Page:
In the News:  Inman reports on the AFR

Real estate news service Inman News recently reported on our Appraisal Fee Reference™

Report reveals appraisal fees

Mortgage industry software developer a la mode Inc. has begun publishing a monthly Appraisal Fee Reference report that the company claims is "the authoritative national analysis of independent appraisal fees."

The Appraisal Fee Reference report relies on data from hundreds of thousands of actual appraisals to report the median appraisal fees for each of the 3,221 counties and districts in the 50 states, the District of Columbia, Puerto Rico and Guam, a la mode said.

FHA's recently implemented guidelines require that participating lenders ensure that appraisers are paid "reasonable and customary" fees, independent of what may be added on by appraisal management companies, or AMCs. Implementation of the new FHA appraisal guidelines, originally scheduled for Jan. 1, was pushed back to Feb. 15.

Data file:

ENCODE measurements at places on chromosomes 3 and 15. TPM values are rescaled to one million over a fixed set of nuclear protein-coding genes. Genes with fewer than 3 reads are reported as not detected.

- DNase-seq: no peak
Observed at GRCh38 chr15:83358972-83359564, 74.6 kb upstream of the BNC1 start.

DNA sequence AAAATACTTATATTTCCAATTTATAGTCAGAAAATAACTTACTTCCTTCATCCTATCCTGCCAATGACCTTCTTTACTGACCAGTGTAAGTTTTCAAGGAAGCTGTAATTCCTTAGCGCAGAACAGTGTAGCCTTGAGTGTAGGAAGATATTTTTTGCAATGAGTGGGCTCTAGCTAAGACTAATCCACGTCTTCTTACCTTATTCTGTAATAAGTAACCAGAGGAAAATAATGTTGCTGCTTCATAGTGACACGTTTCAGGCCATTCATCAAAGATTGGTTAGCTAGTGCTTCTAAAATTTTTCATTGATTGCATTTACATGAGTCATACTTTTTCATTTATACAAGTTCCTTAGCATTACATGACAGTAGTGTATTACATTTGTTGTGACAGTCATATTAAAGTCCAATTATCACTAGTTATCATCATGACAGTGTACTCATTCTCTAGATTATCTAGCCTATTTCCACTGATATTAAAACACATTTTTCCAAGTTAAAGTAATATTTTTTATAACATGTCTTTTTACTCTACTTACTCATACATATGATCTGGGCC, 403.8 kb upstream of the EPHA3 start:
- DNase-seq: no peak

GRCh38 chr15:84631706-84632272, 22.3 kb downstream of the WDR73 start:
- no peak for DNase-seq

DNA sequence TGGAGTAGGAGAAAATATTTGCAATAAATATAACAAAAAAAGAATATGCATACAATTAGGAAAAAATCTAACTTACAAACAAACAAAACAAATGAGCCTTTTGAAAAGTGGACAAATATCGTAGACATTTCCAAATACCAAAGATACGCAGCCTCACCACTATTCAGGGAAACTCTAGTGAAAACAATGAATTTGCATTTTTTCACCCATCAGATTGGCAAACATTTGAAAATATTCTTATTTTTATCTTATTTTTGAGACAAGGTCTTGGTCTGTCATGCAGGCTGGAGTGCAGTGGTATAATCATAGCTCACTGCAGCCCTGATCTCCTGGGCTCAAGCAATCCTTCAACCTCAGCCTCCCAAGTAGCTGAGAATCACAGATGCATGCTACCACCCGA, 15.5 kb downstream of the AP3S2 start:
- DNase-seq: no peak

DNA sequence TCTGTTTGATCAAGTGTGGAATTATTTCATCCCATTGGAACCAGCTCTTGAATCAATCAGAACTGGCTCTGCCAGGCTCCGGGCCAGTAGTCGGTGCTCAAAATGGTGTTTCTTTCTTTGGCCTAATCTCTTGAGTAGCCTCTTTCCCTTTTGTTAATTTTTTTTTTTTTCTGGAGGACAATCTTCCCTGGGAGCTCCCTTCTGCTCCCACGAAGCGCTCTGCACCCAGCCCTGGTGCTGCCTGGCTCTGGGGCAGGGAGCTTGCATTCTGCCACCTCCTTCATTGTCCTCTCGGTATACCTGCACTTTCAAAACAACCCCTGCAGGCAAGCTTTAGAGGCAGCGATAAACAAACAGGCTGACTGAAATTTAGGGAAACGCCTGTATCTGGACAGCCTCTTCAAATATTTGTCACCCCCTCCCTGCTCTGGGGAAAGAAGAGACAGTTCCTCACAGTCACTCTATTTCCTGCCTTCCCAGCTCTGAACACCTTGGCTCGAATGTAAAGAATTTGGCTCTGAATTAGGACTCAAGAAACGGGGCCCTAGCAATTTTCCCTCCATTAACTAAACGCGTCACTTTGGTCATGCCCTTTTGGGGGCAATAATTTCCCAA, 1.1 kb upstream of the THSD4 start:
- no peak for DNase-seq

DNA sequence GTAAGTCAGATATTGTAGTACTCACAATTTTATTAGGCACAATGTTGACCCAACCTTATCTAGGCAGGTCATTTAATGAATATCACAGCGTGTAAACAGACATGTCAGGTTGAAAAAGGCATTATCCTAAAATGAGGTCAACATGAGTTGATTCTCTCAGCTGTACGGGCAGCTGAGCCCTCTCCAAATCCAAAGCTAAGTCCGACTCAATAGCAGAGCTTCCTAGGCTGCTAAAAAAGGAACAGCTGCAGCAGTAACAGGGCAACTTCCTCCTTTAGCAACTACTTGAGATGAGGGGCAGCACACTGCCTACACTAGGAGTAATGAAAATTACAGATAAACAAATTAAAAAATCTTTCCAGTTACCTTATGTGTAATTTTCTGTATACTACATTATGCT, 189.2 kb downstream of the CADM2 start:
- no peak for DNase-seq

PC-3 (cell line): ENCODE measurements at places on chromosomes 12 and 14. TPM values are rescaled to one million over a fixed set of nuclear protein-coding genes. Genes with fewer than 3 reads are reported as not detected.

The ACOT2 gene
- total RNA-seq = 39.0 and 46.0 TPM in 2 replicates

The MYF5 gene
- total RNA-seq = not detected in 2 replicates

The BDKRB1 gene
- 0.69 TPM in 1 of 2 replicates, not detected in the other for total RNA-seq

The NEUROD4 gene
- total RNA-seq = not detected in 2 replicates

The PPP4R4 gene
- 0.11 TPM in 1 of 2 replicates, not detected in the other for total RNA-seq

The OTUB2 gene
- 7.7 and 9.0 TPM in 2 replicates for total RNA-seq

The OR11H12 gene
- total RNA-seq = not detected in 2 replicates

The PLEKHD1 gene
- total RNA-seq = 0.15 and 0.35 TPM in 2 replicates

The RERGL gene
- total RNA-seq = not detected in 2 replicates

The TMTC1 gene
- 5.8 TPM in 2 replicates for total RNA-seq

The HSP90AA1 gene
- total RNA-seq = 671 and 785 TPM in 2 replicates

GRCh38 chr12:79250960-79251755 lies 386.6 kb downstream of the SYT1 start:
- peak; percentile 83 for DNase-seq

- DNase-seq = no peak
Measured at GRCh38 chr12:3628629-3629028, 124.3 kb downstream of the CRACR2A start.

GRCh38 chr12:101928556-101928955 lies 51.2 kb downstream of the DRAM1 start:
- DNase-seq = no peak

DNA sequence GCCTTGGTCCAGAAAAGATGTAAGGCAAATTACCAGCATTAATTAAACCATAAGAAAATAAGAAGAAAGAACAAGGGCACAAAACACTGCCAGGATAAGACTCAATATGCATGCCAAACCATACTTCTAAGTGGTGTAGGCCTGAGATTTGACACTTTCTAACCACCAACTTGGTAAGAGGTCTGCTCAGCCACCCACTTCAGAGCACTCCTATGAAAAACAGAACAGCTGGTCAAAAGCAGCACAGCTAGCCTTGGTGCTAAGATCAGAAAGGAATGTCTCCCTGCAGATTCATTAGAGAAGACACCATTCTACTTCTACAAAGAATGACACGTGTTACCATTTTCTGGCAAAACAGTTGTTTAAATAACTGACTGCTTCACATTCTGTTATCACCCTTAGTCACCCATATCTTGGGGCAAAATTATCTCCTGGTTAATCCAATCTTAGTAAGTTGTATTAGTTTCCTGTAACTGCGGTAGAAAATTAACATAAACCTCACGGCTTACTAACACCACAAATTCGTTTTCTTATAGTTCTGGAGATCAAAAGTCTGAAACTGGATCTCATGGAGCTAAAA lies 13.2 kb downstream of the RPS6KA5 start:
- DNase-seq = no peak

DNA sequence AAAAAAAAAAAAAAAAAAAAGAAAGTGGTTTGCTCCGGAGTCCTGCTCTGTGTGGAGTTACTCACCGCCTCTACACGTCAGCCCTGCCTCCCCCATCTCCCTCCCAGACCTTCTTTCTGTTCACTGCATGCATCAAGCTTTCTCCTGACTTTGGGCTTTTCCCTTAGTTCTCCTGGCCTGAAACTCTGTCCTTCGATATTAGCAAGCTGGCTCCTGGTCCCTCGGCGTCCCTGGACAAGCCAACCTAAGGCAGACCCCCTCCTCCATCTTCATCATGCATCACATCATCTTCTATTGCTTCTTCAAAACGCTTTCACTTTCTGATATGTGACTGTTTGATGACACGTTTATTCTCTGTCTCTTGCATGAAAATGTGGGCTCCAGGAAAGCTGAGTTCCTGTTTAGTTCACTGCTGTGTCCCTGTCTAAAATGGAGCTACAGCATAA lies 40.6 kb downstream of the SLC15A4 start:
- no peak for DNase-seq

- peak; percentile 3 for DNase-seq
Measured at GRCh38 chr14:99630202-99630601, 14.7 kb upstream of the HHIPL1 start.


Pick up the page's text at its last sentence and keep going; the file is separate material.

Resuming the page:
The report will allow lenders or appraisers to objectively determine what is a "customary" fee, and decide whether the appraiser is being offered less than that by an AMC, a la mode said.

The report will also assist lenders in complying with new rules under the Real Estate Settlement Procedures Act (RESPA) that restrict changes to estimated loan origination and settlement services charges, a la mode said.

According to the February report, the median appraisal fee in the last 12 months was $350.

The Pacific census division had the highest fees among the nine Census divisions, with a median of $400. The East North Central census division, comprising Illinois, Indiana, Michigan, Ohio and Wisconsin, had the lowest fees, with a median of $300.

Median fees in the West and South census divisions were $375 and $350, respectively, and $325 in both the Midwest and Northeast divisions.

At the county level, the 50 most expensive locations were dominated not by major cities, but rural counties in Alaska, Hawaii and Wyoming.

Of the locations with the lowest fees, appraisers in Ohio were represented disproportionately, with 18 of the bottom 50 slots being taken by counties in the state. Four nearby states—Pennsylvania, Kentucky, Illinois and Wisconsin—also had three to four counties each in the bottom 50.